Norway has a rich history of storytellers, folk tales told on little farms in the darkness of winter evenings with only a blazing fire for light and warmth. These tales were full of trolls, elves, nisse folk, witches and other creatures lurking in the darkness of the deep forests. In the tales these creatures are either wicked, luring people into harm, or wise and helpful aiding humans through challenges and helping them solve mysterious riddles and seemingly impossible tasks.
Typical for Norwegian fairy tales is that the hero is always the underdog, the youngest son or daughter, the one who is humble, honest, kind, helpful, quiet, and often a little different than others. The villain, often a troll or a witch is the opposite, dumb-witted, loud, greedy, and selfish.
The hero of the tale has to go through different challenges or tasks to prove himself worthy of the prize or reward promised to the one who solves the quest. This prize is often the princess and half the kingdom. The challenges include tests of the hero’s kindness, cleverness, perseverance, humility and bravery.
Our favorite hero is the “Ashlad”, who bears similarities to Cinderella. He is the youngest son of three brothers, he sits by the hearth poking the fire with a face full of soot and ash. He is unappreciated by his family who often judge him as a little stupid and a “good-for-nothing” kind of lad. He is the eternal dreamer, never caring much about money or material possessions.
Norwegian fairy tales also features talking animals, like polar bears, foxes, brown bears, hares, mice and birds. Some of the most famous fairy tales are: Soria Moria Castle, Three Billy Goats Gruff, and the Polar Bear King or White-bear King Valemon.
The Norwegian fairy tales are full of folk humor, and they are not as romantic and fantastical as many of the other fairy tales from more southern countries. Many of the tales are made to solve everyday problems or explain things in nature. The tales belong to the people, and rather than celebrate kings and queens, they honor the ordinary folk, farmers and cottagers. People who live ordinary lives but who have extraordinary things happen to them.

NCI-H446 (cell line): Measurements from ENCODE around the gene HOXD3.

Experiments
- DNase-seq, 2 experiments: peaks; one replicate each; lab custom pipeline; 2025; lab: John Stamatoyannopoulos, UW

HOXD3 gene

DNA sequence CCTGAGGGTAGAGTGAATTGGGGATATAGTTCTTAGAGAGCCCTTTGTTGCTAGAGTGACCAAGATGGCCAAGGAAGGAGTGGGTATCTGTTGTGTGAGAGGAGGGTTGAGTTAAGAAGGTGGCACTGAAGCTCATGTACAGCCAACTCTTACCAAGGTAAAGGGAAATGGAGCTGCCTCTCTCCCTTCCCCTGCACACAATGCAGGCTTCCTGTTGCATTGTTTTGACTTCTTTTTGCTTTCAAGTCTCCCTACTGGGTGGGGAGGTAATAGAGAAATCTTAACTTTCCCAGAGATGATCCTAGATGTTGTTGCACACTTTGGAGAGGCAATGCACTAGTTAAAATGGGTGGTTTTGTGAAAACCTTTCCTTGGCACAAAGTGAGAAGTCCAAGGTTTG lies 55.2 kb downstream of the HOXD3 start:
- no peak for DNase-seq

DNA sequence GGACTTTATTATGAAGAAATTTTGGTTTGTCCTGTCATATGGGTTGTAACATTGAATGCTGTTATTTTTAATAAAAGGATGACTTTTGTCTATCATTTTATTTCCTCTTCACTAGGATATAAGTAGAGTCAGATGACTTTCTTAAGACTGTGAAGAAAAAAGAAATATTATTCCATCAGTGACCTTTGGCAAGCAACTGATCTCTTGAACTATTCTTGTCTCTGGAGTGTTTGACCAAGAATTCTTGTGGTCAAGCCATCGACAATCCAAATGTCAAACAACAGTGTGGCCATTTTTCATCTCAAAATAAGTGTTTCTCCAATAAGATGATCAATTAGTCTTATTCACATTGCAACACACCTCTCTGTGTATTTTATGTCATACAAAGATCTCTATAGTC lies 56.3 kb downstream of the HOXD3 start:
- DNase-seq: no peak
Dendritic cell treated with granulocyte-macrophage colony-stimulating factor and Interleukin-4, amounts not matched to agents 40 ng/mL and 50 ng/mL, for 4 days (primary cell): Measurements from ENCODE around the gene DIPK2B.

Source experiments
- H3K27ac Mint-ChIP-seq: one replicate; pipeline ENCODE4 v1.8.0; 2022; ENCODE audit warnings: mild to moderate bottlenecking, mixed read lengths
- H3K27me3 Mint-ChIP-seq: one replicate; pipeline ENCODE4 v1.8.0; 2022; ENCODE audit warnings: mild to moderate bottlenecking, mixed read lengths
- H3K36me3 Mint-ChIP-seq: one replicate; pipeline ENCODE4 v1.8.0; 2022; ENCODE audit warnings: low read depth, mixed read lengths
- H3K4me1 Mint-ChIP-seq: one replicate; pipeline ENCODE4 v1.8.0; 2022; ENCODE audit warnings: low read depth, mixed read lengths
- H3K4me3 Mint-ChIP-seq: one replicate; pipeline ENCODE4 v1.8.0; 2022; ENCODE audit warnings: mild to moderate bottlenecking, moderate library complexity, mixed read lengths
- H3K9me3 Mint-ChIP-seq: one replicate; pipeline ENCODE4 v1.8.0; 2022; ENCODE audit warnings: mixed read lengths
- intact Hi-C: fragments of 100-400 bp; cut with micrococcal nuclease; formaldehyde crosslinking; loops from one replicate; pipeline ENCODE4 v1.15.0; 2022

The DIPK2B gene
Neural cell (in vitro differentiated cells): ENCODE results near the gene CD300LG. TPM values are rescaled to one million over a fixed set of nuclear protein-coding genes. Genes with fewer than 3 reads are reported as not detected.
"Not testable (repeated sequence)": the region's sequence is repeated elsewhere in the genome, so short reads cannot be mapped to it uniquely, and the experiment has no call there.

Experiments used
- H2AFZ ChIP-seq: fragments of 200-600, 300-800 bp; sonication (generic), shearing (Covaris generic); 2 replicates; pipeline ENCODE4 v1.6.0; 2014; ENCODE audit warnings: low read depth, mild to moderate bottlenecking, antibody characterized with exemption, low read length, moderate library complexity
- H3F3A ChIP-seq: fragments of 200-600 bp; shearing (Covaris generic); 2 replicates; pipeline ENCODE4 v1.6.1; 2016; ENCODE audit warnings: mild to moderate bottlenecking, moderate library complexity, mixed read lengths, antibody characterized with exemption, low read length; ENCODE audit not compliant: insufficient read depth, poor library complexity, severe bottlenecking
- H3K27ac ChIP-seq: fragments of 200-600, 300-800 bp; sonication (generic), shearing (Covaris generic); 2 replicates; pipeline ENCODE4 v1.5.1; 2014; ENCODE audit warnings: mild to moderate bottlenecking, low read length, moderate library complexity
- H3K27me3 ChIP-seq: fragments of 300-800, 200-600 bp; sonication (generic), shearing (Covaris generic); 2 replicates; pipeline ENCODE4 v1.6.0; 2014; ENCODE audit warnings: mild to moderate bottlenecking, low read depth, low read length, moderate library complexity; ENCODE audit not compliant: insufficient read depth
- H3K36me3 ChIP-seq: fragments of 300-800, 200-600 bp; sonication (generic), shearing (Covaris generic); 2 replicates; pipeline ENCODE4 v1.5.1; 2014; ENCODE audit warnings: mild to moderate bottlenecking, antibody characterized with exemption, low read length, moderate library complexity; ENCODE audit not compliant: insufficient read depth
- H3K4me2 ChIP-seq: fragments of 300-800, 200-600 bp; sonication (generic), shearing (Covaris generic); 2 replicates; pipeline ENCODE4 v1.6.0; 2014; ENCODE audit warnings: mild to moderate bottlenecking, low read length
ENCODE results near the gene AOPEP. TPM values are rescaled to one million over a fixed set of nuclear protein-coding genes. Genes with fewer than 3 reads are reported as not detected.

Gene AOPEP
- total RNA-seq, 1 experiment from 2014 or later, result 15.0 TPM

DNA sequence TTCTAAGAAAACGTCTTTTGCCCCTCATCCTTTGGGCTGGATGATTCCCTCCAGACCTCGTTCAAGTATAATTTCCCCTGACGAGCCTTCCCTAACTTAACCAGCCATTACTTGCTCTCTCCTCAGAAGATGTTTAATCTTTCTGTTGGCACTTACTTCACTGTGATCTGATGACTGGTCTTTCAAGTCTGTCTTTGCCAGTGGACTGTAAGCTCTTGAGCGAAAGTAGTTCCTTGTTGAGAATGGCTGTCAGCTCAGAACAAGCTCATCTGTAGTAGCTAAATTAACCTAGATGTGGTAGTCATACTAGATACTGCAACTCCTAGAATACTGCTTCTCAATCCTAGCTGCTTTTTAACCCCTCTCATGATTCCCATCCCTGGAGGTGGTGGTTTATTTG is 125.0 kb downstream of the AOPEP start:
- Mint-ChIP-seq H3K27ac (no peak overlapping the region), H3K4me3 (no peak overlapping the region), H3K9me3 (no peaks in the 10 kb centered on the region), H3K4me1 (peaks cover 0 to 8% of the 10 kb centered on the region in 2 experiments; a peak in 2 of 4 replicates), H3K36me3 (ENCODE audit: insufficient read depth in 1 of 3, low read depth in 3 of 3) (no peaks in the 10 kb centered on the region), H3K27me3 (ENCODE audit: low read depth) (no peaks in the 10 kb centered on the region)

It was two men called Peter Christen Asbjørnsen and Jørgen Moe who, during the national renaissance in the middle of the nineteenth century, decided to embark on the gigantic task of collecting these folk tales, tales that up till now had only been perserved orally, told to children by parents and grandparents through generations, into one big volume. The first volume of Norwegian folk tales, collected by Asbjørnsen and Moe, was published in 1848.
The book became so popular that Asbjørnsen and Moe ended up publishing several additional volumes of tales.
One of the most popular as well as loved illustrator of Norwegian fairy tales is the Norwegian painter Theodor Kittelsen. He is still the most popular fairy tale illustartor today, even 100 years after his death.
Asbjørnsen and Moe’s volumes of Norwegian folk tales can be found in almost every Norwegian home, and Norwegian children still grow up with these magical tales of trolls, elves, witches and brave kind heroes who always win the prize at the end of the tale, not just because they are the hero of the tale, but because they have proved themself worthy by showing extraordinary kindness, wit, and generosity.
All the images, unless informed otherwise, are sourced from wikimedia